Foo Fighters pivot to pop and win big with newest album 'Medicine at Midnight'

Foo Fighters pivot to pop and win big with newest album 'Medicine at Midnight'
Foo Fighters' "Medicine at Midnight" was released on February 5.Nasty Little Man
  • Foo Fighters' new album "Medicine at Midnight" was released on Friday.
  • It's the band's most pop-heavy album yet, proving the band can deviate from the norm.
  • "Making a Fire," "Waiting on a War," and "Love Dies Young" will no doubt be festival romps.

In the past 25 years, the Foo Fighters have transformed from Dave Grohl's post-Nirvana one-man band into a bona fide rock institution.

But in that time the band has also garnered a reputation as being one of the safest rock 'n' roll bands out there, almost always reverting back to what's worked for them in the past.

With "Medicine at Midnight," the band's 10th album released on Friday, the Foos took another swing at transforming themselves - and this time it felt genuine.


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On what is certainly the band's most pop-influenced record yet, many of the tracks eschew the overdriven guitar riffs, primordial screaming, and heavy drumming typical in Foos' songs in favor of more laid back danceable grooves - likely the influence of producer Greg Kurstin.

Kurstin, who worked with the band on 2017's "Concrete and Gold," has a major pop background, having worked with the likes of Adele and Kelly Clarkson, among other pop stars. With his guidance, the band explored new sonic territories via cowbell, handclaps, and drum loops.


The result: "Medicine" overall feels very polished.

Foo Fighters pivot to pop and win big with newest album 'Medicine at Midnight'
"Medicine at Midnight" is the Foo Fighters' 10th studio album.Nasty Little Man

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'Making a Fire,' 'Waiting on a War,' and 'Medicine at Midnight' are standout tracks on the album

The album kicks off with the jovial tune "Making a Fire," which boasts a funky 3/4 groove. The chorus is especially catchy thanks to a gospely "na-na-na" refrain with harmonies from some female vocalists including Grohl's daughter Violet.


As Grohl sings "I've waited a lifetime to live / It's time to ignite / I'm making a fire," you can feel the enthusiasm imbued within the lyrics. The band seems happy to be playing together and it sets the tone for the rest of the record.

Inspired by his 11-year-old daughter Harper, "Waiting on a War" revisits Grohl's childhood in the '70s and '80s and the overhanging fear of nuclear war with Russia. The majority of the song is housed within a warm acoustic guitar melody with sparse backing from the bass drum and tambourine.

But, with a minute left, the song begins to build to a familiar blistering grunge breakdown. It's a triumphant crescendo and I can already envision fans moshing along whenever concerts resume.


The title track is the perfect marriage of classic '70s rock sounds and new-wave textures. It features a funky bassline and cowbell pattern, but it also produces a bluesy Stevie Ray Vaughn-style guitar solo, which is arguably the best guitar moment on the album.

Grohl's deep, breathy singing sounds just like David Bowie circa "Let's Dance," further blurring the line between rock and disco in the best way possible.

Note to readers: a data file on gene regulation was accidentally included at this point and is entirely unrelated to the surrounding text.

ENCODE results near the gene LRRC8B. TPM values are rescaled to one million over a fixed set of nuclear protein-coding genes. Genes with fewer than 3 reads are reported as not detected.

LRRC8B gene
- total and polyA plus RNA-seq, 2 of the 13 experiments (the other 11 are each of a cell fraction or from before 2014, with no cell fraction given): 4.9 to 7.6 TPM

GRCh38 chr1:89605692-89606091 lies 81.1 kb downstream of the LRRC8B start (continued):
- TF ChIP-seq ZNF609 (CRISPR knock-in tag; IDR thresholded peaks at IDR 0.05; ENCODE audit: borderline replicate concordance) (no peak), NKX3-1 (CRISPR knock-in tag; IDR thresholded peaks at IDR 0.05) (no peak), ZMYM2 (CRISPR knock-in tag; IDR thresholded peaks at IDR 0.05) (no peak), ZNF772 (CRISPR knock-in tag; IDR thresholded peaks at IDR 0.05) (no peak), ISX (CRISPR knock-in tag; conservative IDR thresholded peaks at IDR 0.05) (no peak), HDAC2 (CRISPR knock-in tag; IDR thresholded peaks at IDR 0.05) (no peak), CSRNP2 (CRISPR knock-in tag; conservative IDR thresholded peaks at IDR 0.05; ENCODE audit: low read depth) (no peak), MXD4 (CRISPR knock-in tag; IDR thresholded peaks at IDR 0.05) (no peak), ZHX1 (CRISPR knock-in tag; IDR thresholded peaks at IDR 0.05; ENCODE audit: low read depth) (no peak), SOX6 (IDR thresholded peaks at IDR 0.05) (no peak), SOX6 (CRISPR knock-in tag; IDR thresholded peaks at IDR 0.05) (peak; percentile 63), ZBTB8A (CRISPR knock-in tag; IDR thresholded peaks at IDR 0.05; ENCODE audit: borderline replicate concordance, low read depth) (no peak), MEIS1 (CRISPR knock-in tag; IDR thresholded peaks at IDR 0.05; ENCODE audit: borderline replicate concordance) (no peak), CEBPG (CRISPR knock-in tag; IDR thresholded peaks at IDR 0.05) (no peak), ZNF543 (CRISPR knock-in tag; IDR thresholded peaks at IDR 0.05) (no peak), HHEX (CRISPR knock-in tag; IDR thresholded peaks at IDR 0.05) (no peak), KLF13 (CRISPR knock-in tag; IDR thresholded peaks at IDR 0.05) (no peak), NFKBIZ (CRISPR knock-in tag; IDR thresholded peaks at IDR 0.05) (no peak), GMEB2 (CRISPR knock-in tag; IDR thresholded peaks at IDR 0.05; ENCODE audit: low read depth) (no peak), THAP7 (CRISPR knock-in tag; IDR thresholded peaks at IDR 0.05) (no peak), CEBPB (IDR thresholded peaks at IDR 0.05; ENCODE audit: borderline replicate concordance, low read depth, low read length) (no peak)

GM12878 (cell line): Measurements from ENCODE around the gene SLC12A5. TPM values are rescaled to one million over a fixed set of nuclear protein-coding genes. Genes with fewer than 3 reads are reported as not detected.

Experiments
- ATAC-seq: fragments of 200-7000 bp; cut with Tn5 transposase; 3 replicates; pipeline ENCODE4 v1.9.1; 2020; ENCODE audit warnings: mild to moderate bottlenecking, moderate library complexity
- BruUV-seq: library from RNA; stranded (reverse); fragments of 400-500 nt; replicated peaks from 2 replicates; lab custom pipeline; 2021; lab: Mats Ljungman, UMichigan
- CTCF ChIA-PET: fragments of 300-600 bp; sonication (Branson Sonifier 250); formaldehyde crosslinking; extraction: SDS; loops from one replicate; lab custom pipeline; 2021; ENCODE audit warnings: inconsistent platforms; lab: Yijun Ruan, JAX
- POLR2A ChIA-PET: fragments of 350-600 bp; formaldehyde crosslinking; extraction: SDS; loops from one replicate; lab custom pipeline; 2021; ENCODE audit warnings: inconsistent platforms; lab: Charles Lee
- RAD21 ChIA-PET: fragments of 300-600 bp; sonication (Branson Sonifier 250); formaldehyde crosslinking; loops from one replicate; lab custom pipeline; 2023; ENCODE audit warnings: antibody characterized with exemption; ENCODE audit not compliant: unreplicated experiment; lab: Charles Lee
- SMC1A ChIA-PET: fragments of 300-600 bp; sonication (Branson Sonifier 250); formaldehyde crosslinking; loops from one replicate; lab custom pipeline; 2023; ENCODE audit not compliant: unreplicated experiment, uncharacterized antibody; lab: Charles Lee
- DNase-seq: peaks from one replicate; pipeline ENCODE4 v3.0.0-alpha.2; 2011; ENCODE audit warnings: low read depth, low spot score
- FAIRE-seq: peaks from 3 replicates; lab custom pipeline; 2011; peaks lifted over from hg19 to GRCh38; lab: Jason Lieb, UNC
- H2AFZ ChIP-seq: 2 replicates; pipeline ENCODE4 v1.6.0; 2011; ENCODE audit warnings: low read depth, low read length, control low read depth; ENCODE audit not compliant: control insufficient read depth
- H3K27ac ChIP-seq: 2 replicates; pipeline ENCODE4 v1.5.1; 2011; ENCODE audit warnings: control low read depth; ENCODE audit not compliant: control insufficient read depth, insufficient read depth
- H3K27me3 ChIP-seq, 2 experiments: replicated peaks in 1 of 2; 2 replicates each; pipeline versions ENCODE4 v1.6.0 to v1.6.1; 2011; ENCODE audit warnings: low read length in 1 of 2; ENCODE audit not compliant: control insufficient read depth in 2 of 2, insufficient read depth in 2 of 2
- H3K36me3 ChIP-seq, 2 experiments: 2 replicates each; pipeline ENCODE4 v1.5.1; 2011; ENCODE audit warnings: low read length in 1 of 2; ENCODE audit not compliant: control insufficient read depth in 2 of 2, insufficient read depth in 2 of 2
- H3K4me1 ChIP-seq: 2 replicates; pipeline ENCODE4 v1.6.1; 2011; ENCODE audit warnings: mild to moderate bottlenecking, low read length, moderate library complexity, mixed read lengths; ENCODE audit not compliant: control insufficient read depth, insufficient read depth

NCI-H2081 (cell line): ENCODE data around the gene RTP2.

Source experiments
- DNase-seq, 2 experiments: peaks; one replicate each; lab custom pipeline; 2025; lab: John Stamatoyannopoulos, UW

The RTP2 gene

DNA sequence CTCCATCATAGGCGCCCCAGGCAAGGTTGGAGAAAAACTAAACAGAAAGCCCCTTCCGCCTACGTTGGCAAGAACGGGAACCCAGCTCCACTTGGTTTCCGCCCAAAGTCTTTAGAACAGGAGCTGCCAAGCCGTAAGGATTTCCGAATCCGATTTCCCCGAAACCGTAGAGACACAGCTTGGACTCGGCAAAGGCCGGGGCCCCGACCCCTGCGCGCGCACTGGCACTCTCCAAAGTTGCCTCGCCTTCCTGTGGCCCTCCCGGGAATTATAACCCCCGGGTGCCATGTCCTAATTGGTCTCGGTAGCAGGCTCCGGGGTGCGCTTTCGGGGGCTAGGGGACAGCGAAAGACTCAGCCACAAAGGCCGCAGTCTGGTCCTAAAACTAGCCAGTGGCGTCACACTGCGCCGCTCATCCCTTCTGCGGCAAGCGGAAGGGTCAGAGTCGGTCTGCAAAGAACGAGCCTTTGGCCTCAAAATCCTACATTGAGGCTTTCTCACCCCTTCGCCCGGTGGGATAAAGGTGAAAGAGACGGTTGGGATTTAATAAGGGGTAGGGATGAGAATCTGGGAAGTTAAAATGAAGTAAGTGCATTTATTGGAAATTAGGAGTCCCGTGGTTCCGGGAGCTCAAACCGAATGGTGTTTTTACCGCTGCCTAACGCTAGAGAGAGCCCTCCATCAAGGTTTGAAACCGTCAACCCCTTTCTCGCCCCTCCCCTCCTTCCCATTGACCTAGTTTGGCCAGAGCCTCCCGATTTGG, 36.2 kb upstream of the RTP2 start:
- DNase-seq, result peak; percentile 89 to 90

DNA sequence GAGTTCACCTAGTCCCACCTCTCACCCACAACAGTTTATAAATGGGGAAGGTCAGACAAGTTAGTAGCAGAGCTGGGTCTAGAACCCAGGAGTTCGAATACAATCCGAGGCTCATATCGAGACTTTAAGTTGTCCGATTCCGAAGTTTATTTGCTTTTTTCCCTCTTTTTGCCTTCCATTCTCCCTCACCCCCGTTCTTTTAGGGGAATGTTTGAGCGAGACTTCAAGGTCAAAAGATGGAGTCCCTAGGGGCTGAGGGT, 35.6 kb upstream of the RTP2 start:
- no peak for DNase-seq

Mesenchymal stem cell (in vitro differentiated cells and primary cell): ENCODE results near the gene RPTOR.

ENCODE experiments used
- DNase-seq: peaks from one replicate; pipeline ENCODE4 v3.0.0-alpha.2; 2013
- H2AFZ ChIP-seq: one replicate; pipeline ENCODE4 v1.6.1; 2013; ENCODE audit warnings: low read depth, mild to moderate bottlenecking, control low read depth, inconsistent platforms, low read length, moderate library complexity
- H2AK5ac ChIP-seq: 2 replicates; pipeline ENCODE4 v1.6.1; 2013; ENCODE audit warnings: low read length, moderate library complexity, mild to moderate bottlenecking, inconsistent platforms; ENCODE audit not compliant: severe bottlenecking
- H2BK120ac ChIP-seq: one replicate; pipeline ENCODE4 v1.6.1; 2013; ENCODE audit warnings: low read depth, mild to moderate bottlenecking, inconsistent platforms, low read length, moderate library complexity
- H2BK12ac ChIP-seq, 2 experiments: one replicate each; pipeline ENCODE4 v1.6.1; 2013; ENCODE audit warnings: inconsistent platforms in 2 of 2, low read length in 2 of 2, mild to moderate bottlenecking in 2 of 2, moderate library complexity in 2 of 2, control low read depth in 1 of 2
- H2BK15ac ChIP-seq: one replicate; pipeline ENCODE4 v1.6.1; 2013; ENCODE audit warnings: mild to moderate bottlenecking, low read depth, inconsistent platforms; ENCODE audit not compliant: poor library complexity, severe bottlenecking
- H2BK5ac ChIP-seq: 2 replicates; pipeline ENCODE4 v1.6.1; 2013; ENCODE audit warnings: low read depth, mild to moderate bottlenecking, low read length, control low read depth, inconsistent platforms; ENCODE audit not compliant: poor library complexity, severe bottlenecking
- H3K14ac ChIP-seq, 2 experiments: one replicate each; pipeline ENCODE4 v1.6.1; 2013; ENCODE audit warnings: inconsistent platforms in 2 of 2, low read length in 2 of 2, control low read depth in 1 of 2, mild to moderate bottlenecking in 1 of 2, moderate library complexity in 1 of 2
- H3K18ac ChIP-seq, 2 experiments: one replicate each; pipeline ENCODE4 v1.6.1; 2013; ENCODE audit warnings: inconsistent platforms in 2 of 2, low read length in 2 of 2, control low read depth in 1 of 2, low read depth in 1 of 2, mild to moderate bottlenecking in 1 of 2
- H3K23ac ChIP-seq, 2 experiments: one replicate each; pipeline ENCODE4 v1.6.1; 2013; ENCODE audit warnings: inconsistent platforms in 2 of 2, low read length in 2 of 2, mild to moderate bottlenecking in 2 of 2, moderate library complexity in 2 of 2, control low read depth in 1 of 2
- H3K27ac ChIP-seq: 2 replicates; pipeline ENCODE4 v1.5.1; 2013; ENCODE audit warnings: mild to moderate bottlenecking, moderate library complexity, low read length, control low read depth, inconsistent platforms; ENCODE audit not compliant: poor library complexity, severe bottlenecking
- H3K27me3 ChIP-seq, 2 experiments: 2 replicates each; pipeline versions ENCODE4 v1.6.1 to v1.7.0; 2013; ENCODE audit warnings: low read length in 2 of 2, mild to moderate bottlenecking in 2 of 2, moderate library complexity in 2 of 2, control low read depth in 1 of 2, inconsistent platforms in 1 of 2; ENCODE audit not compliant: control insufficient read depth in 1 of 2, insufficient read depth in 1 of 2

But it wouldn't be a Foos album without a song that delivers a tried-and-true sound

"Holding Poison" is no doubt a throwback to the band's '90s garage-rock roots. The drums are loud, Grohl gets his scream on, and the guitar breakdown towards the end is super heavy (à la Muse's "Knights of Cydonia").


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But even still, the synth and drum patterns during the chorus sound more like something The Killers would whip up, proving the band is still willing to push the envelope even when playing it relatively safe.

The album falls short when it deviates from its pop-rock vibe or tries to overcompensate for the lack of hard riffs in other songs

In "Cloudspotter," Grohl sings from the perspective of someone overcome with pessimism after being rejected. He sings, "Bang! Bang! Bang! / You're so mean / But don't we look good? Don't we look good?" Considering the sonic architecture of the song - a bright, disco-infused rock beat - it feels like there's an emotional mismatch between the music and lyrics.

And then, sandwiched between "Making a Fire" and "Cloudspotter," "Shame Shame" stymies the rhythm of the record and feels too plaintive.


"No Son of Mine," an anti-establishment punk romp, is a tribute to Motörhead bassist Lemmy Kilmister but it leaves much to be desired. I feel like I should like it, but it wails and throbs too much to the point that it feels overdone; like Grohl tried too hard to emulate his hero.

Overall, 'Medicine' is a triumph for the Foos that came at just the right time

"Medicine" was originally slated to release in 2020 but, like so much new music, was delayed due to the coronavirus pandemic. Perhaps it was a blessing in disguising receiving this album a year later. Its simultaneously positive and rebellious themes feel appropriate for 2021.

After a quarter of a century, the Foos could have done what it does best and churned out another reliably safe album.


Instead, Grohl and the band took a risk and the reward is a refreshing collection of songs that fit the contemporary mold - not that of 1997.

Final grade: 7.8/10

Worth listening to:

"Making a Fire"


"Waiting on a War"

"Medicine at Midnight"

"Holding Poison"


"Chasing Birds"

"Love Dies Young"

Background music:


"Shame Shame"


Press skip:


"No Son of Mine"

*Final album score based on songs per category (1 point for "Worth listening to," .5 for "Background music," 0 for "Press skip").